Image: Station astronauts
Ivan Sekretarev  /  AP
Italian ESA astronaut Roberto Vittori, Russian cosmonaut Salizhan Sharipov and NASA astronaut Leroy Chiao clasp hands shortly upon their arrival in the Kazakh town of Arkalyk early Monday.
updated 4/25/2005 1:55:53 PM ET 2005-04-25T17:55:53

A Russian space capsule carrying an American, a Russian and an Italian hurtled safely home to Earth from the international space station Monday, landing softly on the marshy Central Asian steppes in the early-morning darkness.

Search-and-rescue helicopters spotted the capsule floating under a parachute toward its designated arrival site about 50 miles (80 kilometers) north of the Kazakh town of Arkalyk. The TMA-5 capsule then landed upright in the slush less than 3½ hours after undocking from the orbiting space station, where a new crew stayed behind to prepare to welcome the first NASA space shuttle flight after a two-year hiatus caused by the Columbia disaster.

Russia’s space program has been the only way of getting astronauts to the station since the Columbia disintegrated over Texas on Feb. 1, 2003, killing all seven astronauts on board. NASA immediately suspended all shuttle flights, and the agency said it hopes to resume the flights next month.

“Again our Russian colleagues have shown how flexible they can be in the face of such daunting weather conditions in the landing zone to safely recover the crew,” William Readdy, NASA’s associate administrator for space operations, told reporters at Russian Mission Control in Korolyov, outside Moscow.

“We’ll continue our steps as partners to complete the international space station and then move on beyond the Earth’s orbit.”

Waves and grins
American Leroy Chiao, Russian Salizhan Sharipov and Italian Roberto Vittori climbed out of the capsule and were whisked to a mobile hospital for a quick checkup. A seated and smiling Sharipov later wore a tall, white felt hat and mugged for the cameras in his first moments back on Earth.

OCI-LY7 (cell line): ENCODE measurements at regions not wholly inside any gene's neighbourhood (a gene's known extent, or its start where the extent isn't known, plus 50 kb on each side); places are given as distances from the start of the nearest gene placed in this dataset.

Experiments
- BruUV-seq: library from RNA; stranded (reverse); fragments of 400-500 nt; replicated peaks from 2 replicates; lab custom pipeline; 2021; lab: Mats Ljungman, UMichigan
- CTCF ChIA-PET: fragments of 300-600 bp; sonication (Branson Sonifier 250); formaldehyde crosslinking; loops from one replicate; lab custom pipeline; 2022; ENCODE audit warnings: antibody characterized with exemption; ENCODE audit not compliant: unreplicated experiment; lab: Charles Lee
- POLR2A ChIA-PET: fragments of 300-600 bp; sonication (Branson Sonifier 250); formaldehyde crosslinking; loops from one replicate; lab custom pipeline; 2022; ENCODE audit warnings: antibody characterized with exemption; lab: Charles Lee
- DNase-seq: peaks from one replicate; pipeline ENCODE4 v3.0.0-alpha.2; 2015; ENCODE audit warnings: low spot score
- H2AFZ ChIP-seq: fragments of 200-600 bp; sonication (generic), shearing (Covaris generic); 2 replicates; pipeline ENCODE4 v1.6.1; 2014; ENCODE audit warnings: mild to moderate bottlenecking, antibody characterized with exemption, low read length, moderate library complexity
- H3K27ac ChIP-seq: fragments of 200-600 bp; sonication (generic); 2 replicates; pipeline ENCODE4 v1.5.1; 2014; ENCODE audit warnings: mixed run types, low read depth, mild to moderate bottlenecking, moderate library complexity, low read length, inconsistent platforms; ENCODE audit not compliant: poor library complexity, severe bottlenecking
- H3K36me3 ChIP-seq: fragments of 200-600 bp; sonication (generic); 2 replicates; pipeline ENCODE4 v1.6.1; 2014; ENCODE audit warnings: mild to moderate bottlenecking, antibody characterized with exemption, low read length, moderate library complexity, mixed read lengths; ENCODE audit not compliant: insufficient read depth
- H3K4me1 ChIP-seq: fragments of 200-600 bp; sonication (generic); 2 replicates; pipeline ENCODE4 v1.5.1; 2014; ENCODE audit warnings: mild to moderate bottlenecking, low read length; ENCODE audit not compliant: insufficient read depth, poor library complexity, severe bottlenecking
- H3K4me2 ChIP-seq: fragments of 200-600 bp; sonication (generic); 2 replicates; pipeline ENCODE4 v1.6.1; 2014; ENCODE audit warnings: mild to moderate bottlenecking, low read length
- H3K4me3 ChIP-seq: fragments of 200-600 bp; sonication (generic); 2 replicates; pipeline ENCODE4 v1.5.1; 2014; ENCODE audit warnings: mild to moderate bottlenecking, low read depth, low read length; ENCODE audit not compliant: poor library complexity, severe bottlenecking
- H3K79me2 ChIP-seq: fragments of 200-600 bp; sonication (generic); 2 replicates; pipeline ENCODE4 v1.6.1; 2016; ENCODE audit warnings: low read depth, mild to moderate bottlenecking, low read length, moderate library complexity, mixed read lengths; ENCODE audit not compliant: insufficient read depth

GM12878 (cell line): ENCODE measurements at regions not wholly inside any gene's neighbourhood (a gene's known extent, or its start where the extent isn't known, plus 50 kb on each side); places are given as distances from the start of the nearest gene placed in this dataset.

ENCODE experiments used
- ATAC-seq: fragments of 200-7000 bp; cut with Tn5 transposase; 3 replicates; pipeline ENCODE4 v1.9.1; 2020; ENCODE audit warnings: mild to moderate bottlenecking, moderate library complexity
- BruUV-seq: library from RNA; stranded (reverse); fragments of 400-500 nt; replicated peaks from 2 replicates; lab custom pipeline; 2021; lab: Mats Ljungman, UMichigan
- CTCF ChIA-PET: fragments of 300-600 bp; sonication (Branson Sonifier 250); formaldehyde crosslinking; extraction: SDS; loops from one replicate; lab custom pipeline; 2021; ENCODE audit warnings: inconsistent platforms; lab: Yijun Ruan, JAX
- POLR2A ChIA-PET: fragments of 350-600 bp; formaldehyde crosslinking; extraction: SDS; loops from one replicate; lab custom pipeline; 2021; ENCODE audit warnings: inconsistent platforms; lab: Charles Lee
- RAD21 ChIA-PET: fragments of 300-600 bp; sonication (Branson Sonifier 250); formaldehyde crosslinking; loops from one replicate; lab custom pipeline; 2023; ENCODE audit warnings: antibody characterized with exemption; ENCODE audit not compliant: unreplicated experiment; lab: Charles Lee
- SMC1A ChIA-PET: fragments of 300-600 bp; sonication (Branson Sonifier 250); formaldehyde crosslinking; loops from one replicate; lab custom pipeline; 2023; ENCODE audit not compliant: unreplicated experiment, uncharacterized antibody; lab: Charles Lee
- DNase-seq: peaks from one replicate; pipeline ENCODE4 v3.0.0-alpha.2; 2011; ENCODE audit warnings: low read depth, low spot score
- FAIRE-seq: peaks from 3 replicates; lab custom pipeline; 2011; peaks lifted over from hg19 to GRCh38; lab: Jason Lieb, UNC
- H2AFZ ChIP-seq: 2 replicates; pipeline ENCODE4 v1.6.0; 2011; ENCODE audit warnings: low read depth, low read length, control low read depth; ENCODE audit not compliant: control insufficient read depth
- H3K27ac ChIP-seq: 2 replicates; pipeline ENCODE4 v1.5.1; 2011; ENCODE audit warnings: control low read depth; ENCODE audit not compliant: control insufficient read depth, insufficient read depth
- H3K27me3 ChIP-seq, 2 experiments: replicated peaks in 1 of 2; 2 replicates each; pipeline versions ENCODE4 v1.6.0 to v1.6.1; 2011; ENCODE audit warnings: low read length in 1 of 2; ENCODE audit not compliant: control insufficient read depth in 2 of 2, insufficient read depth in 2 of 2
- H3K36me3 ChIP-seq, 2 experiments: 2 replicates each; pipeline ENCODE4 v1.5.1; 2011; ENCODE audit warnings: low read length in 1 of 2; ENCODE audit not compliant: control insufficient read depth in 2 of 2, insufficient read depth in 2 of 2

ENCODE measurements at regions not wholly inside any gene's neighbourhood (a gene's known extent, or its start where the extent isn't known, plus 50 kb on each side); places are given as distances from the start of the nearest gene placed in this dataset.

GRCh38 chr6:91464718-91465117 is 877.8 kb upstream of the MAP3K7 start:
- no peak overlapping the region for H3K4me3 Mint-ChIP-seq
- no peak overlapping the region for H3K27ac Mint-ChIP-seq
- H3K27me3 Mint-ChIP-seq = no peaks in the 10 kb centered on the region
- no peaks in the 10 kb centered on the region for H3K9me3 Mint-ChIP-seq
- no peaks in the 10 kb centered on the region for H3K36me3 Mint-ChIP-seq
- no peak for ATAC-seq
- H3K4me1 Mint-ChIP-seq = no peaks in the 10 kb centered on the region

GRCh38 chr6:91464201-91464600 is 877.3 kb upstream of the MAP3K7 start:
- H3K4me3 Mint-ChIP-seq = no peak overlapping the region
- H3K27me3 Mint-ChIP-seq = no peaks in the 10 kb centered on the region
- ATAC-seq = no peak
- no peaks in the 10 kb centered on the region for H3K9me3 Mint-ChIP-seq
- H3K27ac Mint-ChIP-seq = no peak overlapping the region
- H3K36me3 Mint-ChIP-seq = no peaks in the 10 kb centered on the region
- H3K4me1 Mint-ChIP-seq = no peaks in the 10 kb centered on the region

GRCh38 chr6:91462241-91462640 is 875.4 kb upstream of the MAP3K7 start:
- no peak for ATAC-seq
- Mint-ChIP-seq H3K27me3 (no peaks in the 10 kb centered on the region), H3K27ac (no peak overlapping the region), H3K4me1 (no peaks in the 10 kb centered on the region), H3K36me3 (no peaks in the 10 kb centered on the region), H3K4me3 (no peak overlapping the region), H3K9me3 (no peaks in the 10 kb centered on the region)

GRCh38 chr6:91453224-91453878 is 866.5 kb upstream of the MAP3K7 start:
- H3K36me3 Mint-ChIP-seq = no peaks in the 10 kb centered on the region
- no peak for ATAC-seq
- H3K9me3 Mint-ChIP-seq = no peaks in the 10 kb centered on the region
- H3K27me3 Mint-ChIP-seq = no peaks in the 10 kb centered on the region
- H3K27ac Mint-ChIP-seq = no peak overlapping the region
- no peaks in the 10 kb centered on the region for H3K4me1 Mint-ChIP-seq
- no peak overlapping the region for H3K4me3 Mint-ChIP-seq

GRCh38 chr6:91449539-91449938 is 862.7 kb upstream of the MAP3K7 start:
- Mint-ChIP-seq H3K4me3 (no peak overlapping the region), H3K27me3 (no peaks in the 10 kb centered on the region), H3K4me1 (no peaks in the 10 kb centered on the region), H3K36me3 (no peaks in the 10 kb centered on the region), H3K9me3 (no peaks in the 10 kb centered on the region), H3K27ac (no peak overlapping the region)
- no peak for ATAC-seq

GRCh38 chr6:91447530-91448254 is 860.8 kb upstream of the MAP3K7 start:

Hours later, the crew arrived in Moscow, where more thorough examinations were to be conducted at Star City, the cosmonaut training center outside the capital. The exhausted crew members waved and grinned as they tentatively made their way down the plane’s stairs.

A cheering crowd greeted them in Star City and handed the crew bread and salt, the traditional Russian welcome offering. Those on hand to celebrate included the wives of all three men and Vittori’s 5-month-old son, Enrico.

Chiao and Sharipov had been on the orbiting lab since October, while Vittori, a European Space Agency astronaut, spent eight days on the station. Mission Control said Sharipov reported that the crew felt fine.

The crew will undergo extensive medical tests over several weeks, the Itar-Tass news agency said.

Waiting for the shuttle
Those remaining on the station were Russian cosmonaut Sergei Krikalev and American astronaut John Phillips, whose six-month mission is slated to include welcoming the next shuttle flight.

“We have spent so much time as an organization and as an agency coming together ... (to) make sure that nothing like that happens again,” NASA spokesman Dean Acosta told Associated Press Television News, referring to the Columbia disaster.

“Again, we are very optimistic that we will be able ... to get the shuttle back where it needs to be — which is up in space.”

Engineers followed the capsule’s journey through space on a map projected on a large screen at Mission Control and periodically communicated with the crew as it sped toward Earth.

The TMA-5 undocked at 10:44 p.m. Moscow time Sunday (2:44 p.m. ET Sunday), after a four-minute delay caused by problems with the hermetic seals on Vittori’s spacesuit, Mission Control officials said. The capsule entered the atmosphere about three hours later, and its parachute opened 15 minutes before the scheduled landing time of 2:07 a.m. Monday Moscow time (6:07 p.m. ET Sunday).

Mission Control spokesman Valery Lyndin said that even after the shuttle resumes flying, Russian Soyuz spacecraft will continue to travel to and from the station about twice a year because they will serve as escape vehicles.

© 2013 The Associated Press. All rights reserved. This material may not be published, broadcast, rewritten or redistributed.

Video: Space capsule lands


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